Style of silk woven in Europe, especially Italy, France and England, in the late 17th century and early 18th. The bizarre style had its origins in the rich mix of images provided by the goods imported into Europe from the Near and Far East by the Levant Company and the East India companies of France, Holland and England. An insatiable market for novelty and richness had been established at the courts of Louis XIV and Charles II, and other monarchs who followed their lead. The silks woven to satisfy that demand began to appear in the late 1680s; chinoiseries and vegetable forms derived from Indian textiles began to be mixed with European floral sprigs. By the mid-1690s, the plant forms, although still small, were becoming more angular and elongated, with an increasingly vigorous left-right movement. The patterns, typically asymmetrical, were brocaded with metal threads on damask grounds, which were already patterned with even stranger motifs....

Article

Gordon Campbell

Type of lace produced in northern France. Blonde lace is a floss silk lace of two threads, twisted and formed in hexagonal meshes; early examples are the colour of raw silk, but later ones are sometimes black or white. Blonde laces were first made c...

Article

French, 18th – 19th century, male.

Born c. 1760, in Givors (Rhône); died c. 1825, in Paris.

Painter (including gouache), draughtsman. Allegorical subjects, landscapes, flowers, fruit. Decorative designs, patterns (fabrics).

Although he has a considerable reputation as a designer for the silk industry, little is known about his life. After studying with Gonichon at the art school in Lyons, he completed his studies in Paris. It seems he stood in for J. Barraband as a teacher of flower-painting at the École des Beaux-Arts in Lyons in ...

Article

Gordon Campbell

French painter and designer of textiles and embroideries. He trained with Philippe de Lasalle and went on to become one of the most celebrated designers of textiles and embroidery for Lyon silk manufacturers. His clients included the Empress Josephine, for whom he designed the furniture fabrics at Malmaison (near Paris), and the Empress Marie-Louise, for whom he designed a coronation robe. His work in every medium is chiefly remarkable for its flowers. It is sometimes difficult to attribute work with confidence to Bony or de Lasalle; the silk wallpaper for Marie-Antoinette’s bedroom in Versailles (of which some is now in the Musée Historiques des Tissus in Lyon), for example, could be by either artist....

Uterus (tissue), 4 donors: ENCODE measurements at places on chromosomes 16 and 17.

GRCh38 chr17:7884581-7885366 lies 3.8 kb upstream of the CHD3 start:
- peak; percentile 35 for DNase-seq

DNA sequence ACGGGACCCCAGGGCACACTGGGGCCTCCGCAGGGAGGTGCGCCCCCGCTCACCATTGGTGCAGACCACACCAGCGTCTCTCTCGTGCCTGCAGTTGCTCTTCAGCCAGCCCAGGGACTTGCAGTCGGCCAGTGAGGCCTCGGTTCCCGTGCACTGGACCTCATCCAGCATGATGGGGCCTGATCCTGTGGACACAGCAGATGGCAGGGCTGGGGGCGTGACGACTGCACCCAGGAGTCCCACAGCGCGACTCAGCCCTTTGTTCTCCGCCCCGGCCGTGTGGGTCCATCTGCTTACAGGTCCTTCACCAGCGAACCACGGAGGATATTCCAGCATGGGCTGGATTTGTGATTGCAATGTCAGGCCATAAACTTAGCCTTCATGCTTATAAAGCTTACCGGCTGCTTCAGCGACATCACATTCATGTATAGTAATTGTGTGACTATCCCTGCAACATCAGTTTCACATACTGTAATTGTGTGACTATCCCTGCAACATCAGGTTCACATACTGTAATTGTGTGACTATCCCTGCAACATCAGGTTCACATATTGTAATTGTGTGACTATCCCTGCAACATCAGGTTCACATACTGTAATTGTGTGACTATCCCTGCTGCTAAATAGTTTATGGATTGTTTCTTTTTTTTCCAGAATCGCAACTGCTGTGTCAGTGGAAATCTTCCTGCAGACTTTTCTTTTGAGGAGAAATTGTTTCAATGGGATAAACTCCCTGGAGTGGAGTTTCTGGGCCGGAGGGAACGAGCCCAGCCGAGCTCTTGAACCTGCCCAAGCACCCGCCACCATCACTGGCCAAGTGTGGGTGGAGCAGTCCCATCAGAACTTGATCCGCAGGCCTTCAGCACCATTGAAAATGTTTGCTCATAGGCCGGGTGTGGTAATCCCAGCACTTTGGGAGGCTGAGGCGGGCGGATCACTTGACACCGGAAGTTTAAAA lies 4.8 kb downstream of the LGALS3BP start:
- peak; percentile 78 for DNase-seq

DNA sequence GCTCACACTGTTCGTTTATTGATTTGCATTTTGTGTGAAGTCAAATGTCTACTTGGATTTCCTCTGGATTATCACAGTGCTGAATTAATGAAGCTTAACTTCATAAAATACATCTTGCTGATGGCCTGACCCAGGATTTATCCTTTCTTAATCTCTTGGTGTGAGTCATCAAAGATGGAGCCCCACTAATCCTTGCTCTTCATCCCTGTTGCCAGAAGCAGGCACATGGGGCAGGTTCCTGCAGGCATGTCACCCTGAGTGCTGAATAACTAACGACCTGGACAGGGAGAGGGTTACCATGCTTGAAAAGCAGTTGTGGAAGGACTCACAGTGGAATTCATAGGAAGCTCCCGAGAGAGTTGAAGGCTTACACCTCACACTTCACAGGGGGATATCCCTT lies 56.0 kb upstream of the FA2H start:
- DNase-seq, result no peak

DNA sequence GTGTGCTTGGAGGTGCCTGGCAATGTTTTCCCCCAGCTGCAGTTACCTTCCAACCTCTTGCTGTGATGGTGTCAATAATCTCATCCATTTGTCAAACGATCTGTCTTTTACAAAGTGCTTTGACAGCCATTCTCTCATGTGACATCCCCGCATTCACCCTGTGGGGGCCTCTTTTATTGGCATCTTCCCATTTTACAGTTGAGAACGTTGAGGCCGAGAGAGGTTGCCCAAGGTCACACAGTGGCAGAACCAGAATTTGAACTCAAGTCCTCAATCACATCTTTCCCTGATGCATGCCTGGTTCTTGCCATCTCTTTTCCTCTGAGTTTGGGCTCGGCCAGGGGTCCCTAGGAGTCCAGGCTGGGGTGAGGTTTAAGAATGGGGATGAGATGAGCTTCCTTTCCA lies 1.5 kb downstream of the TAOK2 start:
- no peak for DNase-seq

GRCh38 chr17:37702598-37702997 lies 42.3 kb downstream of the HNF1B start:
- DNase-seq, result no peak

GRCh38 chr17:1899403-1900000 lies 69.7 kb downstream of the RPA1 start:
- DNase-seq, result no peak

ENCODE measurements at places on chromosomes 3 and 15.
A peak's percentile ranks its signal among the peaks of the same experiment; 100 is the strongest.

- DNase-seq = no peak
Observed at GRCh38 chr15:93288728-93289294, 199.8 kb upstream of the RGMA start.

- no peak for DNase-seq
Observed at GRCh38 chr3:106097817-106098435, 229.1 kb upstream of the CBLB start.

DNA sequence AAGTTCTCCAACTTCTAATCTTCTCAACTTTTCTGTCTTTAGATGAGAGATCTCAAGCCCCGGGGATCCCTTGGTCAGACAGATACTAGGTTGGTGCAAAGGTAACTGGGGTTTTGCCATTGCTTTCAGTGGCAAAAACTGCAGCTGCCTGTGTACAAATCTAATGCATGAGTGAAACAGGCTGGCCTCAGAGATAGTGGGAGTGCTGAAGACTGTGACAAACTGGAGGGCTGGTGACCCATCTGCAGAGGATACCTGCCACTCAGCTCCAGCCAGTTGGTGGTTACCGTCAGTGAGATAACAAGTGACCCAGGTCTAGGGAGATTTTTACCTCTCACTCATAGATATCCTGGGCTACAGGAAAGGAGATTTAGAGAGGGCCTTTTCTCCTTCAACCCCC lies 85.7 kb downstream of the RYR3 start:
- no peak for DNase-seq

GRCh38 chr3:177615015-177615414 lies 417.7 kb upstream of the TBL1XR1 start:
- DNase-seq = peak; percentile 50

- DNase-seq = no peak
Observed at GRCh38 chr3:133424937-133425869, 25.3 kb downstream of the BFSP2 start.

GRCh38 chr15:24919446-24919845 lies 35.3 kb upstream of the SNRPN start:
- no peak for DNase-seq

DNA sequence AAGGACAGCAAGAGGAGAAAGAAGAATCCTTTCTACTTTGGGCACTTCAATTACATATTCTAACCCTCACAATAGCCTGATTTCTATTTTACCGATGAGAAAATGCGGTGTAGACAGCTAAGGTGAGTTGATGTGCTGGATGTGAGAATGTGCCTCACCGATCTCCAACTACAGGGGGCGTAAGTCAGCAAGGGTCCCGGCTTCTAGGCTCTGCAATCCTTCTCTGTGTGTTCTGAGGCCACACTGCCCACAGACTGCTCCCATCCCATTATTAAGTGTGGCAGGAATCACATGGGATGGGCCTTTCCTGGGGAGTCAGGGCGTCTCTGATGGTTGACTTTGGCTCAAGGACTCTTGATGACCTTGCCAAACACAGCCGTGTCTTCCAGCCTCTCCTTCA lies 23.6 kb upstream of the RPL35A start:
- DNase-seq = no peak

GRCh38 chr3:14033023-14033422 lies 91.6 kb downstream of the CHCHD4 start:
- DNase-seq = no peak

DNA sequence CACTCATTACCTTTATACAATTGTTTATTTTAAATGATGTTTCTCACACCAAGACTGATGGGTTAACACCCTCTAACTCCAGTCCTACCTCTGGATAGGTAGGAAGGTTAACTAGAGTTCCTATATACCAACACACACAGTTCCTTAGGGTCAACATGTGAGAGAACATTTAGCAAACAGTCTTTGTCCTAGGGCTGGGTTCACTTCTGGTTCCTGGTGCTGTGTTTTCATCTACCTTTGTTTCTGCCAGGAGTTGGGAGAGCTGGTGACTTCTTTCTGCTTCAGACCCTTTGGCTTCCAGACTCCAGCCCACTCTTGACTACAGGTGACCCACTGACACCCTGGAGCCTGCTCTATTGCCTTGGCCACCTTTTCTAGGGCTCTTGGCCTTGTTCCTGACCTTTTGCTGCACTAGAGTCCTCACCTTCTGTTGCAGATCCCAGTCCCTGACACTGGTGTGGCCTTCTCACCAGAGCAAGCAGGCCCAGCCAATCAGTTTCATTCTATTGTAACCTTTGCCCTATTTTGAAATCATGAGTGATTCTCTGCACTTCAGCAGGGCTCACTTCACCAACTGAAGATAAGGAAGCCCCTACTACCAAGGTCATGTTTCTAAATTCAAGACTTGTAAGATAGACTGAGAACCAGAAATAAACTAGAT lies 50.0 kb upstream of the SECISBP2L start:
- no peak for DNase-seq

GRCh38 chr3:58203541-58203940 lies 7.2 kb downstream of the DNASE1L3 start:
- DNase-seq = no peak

Article

Alastair Laing

French painter, draughtsman and etcher. Arguably it was he, more than any other artist, who set his stamp on both the fine arts and the decorative arts of the 18th century. Facilitated by the extraordinary proliferation of engravings, Boucher successfully fed the demand for imitable imagery at a time when most of Europe sought to follow what was done at the French court and in Paris. He did so both as a prolific painter and draughtsman (he claimed to have produced some 10,000 drawings during his career) and through engravings after his works, the commercial potential of which he seems to have been one of the first artists to exploit. He reinvented the genre of the pastoral, creating an imagery of shepherds and shepherdesses as sentimental lovers that was taken up in every medium, from porcelain to toile de Jouy, and that still survives in a debased form. At the same time, his manner of painting introduced the virtuosity and freedom of the sketch into the finished work, promoting painterliness as an end in itself. This approach dominated French painting until the emergence of Neo-classicism, when criticism was heaped on Boucher and his followers. His work never wholly escaped this condemnation, even after the taste for French 18th-century art started to revive in the second half of the 19th century. In his own day, the fact that he worked for both collectors and the market, while retaining the prestige of a history painter, had been both Boucher’s strength and a cause of his decline....

Article

French, 17th – 18th century, male.

Active in Paris.

Born 1671; died 1743, in Paris.

Painter, embroidery designer.

Nicolas Boucher was the father of François Boucher.

Article

Gordon Campbell

English tapestry-weaver, upholsterer and cabinetmaker. In 1755 he assumed control of the Soho tapestry works owned by his relative William Bradshaw. In 1757 he worked with the tapestry-weaver Paul Saunders (1722–71) to make tapestry and furniture for Holkham Hall, the Norfolk seat of the earls of Leicester; their work (designed to match a set of Brussels tapestry panels) can still be seen in the Green State Bedroom. Bradshaw subsequently supplied furniture to Admiralty House in London (...

Article

Gordon Campbell

English furniture-maker and tapestry-weaver. He founded a London workshop in 1728, and in 1755 passed control of the workshop to George Smith Bradshaw. He was unusual in his ability to undertake both the joinery and the tapestry upholstery for furniture (e.g. four armchairs. New York, Met.)....